Succulent Root Rot

What is Root Rot and What Causes It?

Root rot refers to a broad range of diseases that affect plant roots. It is a condition in which plants rot or decay, which causes the entire plant to die if the root rot is not treated. What causes root rot? Well, the most common cause of root rot is overwatering. Succulents are incredibly hardy plants that can thrive on neglect, but the one thing that can often cause their demise is overwatering.

Succulents need well-draining, loose soil so their roots can breathe. If the soil is too dense, constantly moist and soggy, the roots will begin to decay and become mushy. Another potential cause is a succulent container that doesn’t drain or using a soil that is not well-draining. You could be watering your succulents in the right amounts, but it could be your soil type or pot’s drainage capacity that is causing the root rot.

What Does Root Rot Look Like?

What are the common signs that your succulent has root rot? If while repotting your succulent you notice the roots are dark brown or black, your succulent most likely has developed root rot, or has infected roots. If the roots are slimy, wet to the touch, or have a foul, rotting smell, then it is definitely root rot. Healthy succulent roots are usually white or yellow.

Obvious signs of root rot that appear closer to the surface of your succulent include stems or leaves becoming pale, translucent, or yellow. If you notice that your leaves or stem have become mushy and lost their original plump firmness, this could be another indicator you may be overwatering or starting to cause root rot. is If you’re first noticing root rot at the stems and leaves, your succulent is likely in the advanced stages of root rot and may die.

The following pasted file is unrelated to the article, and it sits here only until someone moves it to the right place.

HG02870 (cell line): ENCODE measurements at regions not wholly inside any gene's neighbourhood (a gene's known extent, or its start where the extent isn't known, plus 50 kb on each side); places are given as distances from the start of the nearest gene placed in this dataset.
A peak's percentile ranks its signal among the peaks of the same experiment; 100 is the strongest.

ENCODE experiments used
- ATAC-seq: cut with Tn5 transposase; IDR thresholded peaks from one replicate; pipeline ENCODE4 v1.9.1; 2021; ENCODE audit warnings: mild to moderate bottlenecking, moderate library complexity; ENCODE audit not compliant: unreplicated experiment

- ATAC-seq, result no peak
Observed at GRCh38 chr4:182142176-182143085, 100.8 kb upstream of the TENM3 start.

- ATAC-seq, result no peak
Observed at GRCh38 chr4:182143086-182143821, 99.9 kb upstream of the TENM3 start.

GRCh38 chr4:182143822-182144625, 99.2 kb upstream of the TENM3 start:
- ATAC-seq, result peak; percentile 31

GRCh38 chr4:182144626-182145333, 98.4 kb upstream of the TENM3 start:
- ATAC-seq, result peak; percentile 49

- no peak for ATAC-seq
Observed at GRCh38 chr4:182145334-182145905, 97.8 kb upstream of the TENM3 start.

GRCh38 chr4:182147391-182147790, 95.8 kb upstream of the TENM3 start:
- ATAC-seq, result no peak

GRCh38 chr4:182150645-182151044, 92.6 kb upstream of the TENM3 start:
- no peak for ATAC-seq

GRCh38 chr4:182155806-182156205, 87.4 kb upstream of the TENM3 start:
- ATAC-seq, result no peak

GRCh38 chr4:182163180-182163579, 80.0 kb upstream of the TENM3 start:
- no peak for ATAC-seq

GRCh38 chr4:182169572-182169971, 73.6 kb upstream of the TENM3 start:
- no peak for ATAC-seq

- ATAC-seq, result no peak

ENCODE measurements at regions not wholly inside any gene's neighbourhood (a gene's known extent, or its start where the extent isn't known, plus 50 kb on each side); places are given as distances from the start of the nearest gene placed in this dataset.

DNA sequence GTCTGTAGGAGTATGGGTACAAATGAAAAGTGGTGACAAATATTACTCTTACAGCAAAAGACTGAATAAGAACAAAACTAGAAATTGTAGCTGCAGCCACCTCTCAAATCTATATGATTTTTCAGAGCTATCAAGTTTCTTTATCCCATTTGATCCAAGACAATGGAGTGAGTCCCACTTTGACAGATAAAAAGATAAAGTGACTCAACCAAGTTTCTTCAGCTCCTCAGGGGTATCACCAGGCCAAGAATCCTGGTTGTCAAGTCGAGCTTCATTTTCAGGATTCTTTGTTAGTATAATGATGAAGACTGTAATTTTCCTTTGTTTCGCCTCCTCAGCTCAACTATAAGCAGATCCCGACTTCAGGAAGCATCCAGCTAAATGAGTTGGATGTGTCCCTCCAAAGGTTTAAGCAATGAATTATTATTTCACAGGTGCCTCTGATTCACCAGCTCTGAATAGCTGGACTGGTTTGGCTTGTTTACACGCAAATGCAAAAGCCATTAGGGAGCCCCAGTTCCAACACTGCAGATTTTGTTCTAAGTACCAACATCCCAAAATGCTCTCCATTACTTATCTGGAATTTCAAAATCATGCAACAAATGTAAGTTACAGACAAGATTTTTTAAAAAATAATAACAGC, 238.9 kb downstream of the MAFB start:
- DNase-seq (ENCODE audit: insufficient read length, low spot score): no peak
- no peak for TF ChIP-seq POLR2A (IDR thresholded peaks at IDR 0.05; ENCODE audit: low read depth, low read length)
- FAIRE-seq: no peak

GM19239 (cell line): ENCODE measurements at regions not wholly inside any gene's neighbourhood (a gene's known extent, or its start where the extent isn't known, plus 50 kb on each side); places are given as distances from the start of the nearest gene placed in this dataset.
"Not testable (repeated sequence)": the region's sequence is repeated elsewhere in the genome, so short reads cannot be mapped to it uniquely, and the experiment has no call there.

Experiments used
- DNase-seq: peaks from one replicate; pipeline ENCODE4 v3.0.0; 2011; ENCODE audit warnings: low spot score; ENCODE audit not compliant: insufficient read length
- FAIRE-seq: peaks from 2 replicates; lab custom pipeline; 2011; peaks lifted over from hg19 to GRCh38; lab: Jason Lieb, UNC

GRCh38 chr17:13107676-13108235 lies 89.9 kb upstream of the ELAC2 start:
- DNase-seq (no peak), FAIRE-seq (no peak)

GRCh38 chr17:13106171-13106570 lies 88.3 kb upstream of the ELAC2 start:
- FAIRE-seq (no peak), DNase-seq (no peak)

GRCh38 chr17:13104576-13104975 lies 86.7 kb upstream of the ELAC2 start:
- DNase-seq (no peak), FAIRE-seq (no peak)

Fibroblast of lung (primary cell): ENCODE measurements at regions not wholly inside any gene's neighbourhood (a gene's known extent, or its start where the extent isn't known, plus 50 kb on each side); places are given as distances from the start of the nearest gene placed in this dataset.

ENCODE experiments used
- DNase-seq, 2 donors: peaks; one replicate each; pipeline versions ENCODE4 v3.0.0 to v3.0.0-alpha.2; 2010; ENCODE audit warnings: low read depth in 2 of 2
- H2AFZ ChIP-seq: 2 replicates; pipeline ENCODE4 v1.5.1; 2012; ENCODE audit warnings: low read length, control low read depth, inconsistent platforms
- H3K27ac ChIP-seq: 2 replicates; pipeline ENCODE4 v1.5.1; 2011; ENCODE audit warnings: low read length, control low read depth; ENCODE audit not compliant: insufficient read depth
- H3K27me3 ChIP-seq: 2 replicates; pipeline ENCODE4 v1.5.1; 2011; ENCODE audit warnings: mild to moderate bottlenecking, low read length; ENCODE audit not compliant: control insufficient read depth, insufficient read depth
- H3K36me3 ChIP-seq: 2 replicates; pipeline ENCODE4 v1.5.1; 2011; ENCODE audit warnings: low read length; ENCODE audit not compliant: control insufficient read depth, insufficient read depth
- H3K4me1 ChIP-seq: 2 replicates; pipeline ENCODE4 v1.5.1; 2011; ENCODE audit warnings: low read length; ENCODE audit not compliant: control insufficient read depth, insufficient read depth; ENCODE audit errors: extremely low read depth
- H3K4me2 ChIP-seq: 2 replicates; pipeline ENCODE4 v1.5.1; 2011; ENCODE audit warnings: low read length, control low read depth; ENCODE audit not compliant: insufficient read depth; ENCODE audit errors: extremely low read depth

How to Treat Root Rot

If the root rot has not yet spread to your succulent’s stem or leaves, then the drying technique may be for you. Allowing your succulent roots to dry out may be the cure if you catch the root rot early. Simply leave your unspotted succulent out to air dry for a few days and check back on the root’s progress.

Another potential cure is trimming off the rotted portions of your succulent’s roots to stop the spread. Trim the affected area of the roots and be sure to even cut a few centimeters above the infected area to ensure any internal areas affected do not stay. Look for any other remaining black spots and make sure your succulent stem is clean. After cutting off the rotted portions, allow your succulent to sit for a few days before repotting. This allows the cut to form a “scab” over the open wound, which will increase its chances of survival.

Some gardeners try sprinkling powdered sulfur on rotted succulent roots to treat and prevent root rot as well. A final measure is to simply cut your succulent from the stem and propagate it if the root rot has spread too far for the succulent to be salvageable.

How to Prevent Root Rot

Root rot can be prevented by making sure not to overwater your succulent, by using a well-draining succulent soil, and by using a succulent pot that has drainage holes. These preventative measures make sure the soil is well aerated and can dry quickly. In addition, rather than watering in short amounts frequently, try watering in large doses in longer intervals using the Drench and Dry Method. This gives succulents the time they need to dry out.

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